VAT reforms: a primer

Dünya Executive - - BUSINESS BY LAW - ASLI ORGAN PARTNER, ERDIKLER [email protected] SABAN KUCUK, PARTNER, ERDIKLER [email protected]

Turkey was one of the first countries to apply a VAT as a modern form of taxation. Over the 33 years since, the tax has, for the most part, proven positive in terms of its neutrality, quality of its bookkeepin­g and auditing and overall effects on accounting.

On April 6, amendments to the VAT Law came into force intended to solve some common problems widely accepted by taxpayers and practition­ers. Below we provide our comments on the law as it has been published.

I- Changes related to l ab l ty, tax object, tax base and taxat on procedure

• Flat-for-land constructi­on projects: The law clarifies an existing conceptual and practical issue by stating that, in flat-forland constructi­on projects, the landowner delivers the residence and the contractor delivers the workplace or the residence. In flat-for-land projects, the VAT base will be calculated by taking into account the actual cost of the residences being delivered, rather than the estimated cost of equivalent residences.

• Changes related to the definition of “taxpayer”: In sales performed at auction houses, the taxpayer will be the person performing the sale.

II- Regulat ons concern ng VAT exempt ons:

• Storage and terminal services provided at bonded areas, which were granted full VAT exemption in the draft law, have been granted partial exemption in the final version.

• A VAT exemption applies to de- liveries made to and services performed for those who make donations to schools, healthcare facilities and care centers, sanctuarie­s and student hostels. • Deliveries of textile scraps that cannot be used in their existing form or after being repaired are exempt from tax.

• A VAT exemption applies for healthcare services provided in Turkey to Turkish citizens who live abroad.

• Exemptions also cover new machinery and equipment to be delivered for use in technology developmen­t areas, R&D and design centers and research laboratori­es.

III- Changes related to deduct ons and refunds:

• In the original law, deduction was possible only if the relevant documents were entered into the books during the calendar year in which the taxable event took place. According to the new provision, deduction is now also possible for VAT that is related to documents entered into the books during the year that

follows. This is a major amendment in terms of invoices that arrive late or transactio­ns and invoices whose value becomes final at a later point in time. • VAT related to bad debt can be deducted during the fiscal year in which the debt in question was transferre­d to the bad debts account.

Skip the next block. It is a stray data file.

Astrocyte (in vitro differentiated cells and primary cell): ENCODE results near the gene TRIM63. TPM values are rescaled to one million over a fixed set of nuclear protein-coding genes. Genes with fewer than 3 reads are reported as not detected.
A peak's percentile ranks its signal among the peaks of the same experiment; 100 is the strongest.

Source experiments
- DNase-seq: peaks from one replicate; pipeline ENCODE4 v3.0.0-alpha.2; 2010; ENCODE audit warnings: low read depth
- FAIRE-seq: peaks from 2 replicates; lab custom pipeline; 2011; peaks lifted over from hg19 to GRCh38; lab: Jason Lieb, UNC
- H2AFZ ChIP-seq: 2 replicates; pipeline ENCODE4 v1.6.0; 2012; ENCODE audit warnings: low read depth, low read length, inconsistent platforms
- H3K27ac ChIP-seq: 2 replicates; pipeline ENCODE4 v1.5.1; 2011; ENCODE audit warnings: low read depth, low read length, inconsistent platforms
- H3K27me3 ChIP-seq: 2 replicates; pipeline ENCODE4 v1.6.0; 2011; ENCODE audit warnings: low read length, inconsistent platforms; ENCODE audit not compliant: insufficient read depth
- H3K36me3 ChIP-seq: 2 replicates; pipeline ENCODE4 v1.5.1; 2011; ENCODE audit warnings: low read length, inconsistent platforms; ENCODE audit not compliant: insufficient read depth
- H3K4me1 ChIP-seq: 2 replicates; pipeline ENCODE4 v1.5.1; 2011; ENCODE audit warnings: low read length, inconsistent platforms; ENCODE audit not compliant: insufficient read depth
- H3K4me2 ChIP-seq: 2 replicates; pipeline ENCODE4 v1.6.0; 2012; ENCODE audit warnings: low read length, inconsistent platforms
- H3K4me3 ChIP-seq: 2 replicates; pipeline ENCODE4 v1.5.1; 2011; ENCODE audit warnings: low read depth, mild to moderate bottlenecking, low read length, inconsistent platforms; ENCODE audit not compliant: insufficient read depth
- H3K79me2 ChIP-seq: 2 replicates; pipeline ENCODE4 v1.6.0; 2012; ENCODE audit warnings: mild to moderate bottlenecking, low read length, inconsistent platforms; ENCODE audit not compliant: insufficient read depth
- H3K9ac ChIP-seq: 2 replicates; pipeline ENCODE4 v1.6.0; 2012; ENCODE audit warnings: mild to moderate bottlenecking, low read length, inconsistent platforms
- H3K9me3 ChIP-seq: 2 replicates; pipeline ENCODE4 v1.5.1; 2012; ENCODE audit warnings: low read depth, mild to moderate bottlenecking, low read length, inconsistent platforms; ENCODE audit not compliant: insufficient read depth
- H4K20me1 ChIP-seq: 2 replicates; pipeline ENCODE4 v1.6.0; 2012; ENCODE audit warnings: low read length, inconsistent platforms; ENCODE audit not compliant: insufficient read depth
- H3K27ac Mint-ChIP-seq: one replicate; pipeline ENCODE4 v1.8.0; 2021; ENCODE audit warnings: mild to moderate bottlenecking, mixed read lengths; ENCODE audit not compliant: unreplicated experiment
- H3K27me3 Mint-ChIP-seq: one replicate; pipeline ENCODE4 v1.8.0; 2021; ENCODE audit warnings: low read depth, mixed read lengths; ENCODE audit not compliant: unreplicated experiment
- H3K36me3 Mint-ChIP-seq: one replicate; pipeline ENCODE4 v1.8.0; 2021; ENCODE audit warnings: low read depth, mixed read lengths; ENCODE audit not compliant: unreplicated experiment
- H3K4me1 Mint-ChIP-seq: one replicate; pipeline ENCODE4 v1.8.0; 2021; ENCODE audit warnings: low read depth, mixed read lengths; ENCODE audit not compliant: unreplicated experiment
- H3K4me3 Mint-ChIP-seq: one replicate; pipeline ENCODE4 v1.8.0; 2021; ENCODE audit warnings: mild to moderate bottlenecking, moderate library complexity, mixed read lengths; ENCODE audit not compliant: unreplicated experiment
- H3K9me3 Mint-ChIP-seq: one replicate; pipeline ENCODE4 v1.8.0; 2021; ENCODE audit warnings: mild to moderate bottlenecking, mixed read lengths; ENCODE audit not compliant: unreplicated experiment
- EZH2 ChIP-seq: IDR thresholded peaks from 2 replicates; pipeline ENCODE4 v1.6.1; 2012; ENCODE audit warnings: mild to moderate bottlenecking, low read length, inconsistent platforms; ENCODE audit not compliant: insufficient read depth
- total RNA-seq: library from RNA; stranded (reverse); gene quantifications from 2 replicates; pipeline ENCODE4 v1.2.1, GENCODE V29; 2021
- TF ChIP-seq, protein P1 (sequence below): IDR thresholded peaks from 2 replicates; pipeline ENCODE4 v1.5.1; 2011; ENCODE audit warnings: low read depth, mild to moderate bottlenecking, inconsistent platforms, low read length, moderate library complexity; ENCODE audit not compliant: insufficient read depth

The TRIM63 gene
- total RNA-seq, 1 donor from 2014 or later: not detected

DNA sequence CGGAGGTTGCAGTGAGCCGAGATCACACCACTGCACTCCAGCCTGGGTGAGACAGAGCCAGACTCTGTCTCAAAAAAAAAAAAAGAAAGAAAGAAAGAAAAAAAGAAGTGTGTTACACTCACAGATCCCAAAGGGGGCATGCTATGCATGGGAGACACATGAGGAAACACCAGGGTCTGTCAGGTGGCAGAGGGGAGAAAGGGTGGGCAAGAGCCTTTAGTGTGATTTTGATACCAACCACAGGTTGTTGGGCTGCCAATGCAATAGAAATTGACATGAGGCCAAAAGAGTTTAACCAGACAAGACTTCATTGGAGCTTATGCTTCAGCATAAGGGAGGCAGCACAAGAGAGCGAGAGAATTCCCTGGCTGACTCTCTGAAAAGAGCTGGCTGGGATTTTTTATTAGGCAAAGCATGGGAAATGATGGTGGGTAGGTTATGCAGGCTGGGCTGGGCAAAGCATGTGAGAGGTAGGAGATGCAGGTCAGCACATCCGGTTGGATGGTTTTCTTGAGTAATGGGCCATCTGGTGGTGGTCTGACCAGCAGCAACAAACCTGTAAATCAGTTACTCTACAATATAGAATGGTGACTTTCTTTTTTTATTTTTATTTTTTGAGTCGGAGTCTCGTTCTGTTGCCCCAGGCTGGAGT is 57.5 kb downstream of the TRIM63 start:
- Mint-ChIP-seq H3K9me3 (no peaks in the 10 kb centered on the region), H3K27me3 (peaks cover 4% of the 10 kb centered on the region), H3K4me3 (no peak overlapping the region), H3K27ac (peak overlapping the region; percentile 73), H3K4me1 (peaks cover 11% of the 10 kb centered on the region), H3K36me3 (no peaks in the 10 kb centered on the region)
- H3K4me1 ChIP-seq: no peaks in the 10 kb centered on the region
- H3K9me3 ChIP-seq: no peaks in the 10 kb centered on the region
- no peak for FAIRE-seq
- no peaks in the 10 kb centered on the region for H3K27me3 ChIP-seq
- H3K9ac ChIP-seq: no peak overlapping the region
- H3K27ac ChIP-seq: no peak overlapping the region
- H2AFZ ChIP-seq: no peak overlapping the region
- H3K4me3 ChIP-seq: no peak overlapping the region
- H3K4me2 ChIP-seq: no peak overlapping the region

• VAT paid for a depreciabl­e economic asset that was lost at the end of its useful life or was delivered within the context of an exemption shall be fully deductible, while VAT paid for a depreciabl­e economic asset that was lost before the end of its useful life or was delivered within the context of an exemption shall be deductible in proportion to the time period in which it was used.

• Another deductible item is the VAT paid on domestic transactio­ns aimed at profit shifting through transfer pricing.

• The new deadline for applying for a refund in tax-exempt transactio­ns is “the end of the second calendar year following the period in which the transactio­n was performed.” Such refund procedures must be started during the year that follows. • In export transactio­ns by manufactur­ers, the Ministry of Finance has been authorized to determine the amount of VAT to be refunded as a percentage of the amount exported (varying by industry), instead of refunding the VAT that was paid. • Wide-ranging powers have been granted to the Ministry of Finance in relation to VAT refunds, allowing it to determine a variety of methods, principles and procedures depending on tax compliance levels, which will be calculated by taking into account such variables as the duration of taxpayer status, size of assets and equity capital, amount of taxes paid, etc.

Other prov s ons n the amendments:

• Completion of VAT refunds

within 3 months; • Establishm­ent of a separate unit at the Tax Audit Board for reviewing VAT refunds; • Authorizat­ion of the Ministry of Finance to introduce regulation­s allowing certified public accountant­s (in addition to chartered accountant­s) to issue reports related to VAT refunds (provided that this is limited to those taxpayers for whom they sign tax returns and to the periods in which they signed such tax returns);

• VAT exemption (in addition to Special Consumptio­n Tax exemption) for deliveries to duty-free stores and their warehouses.

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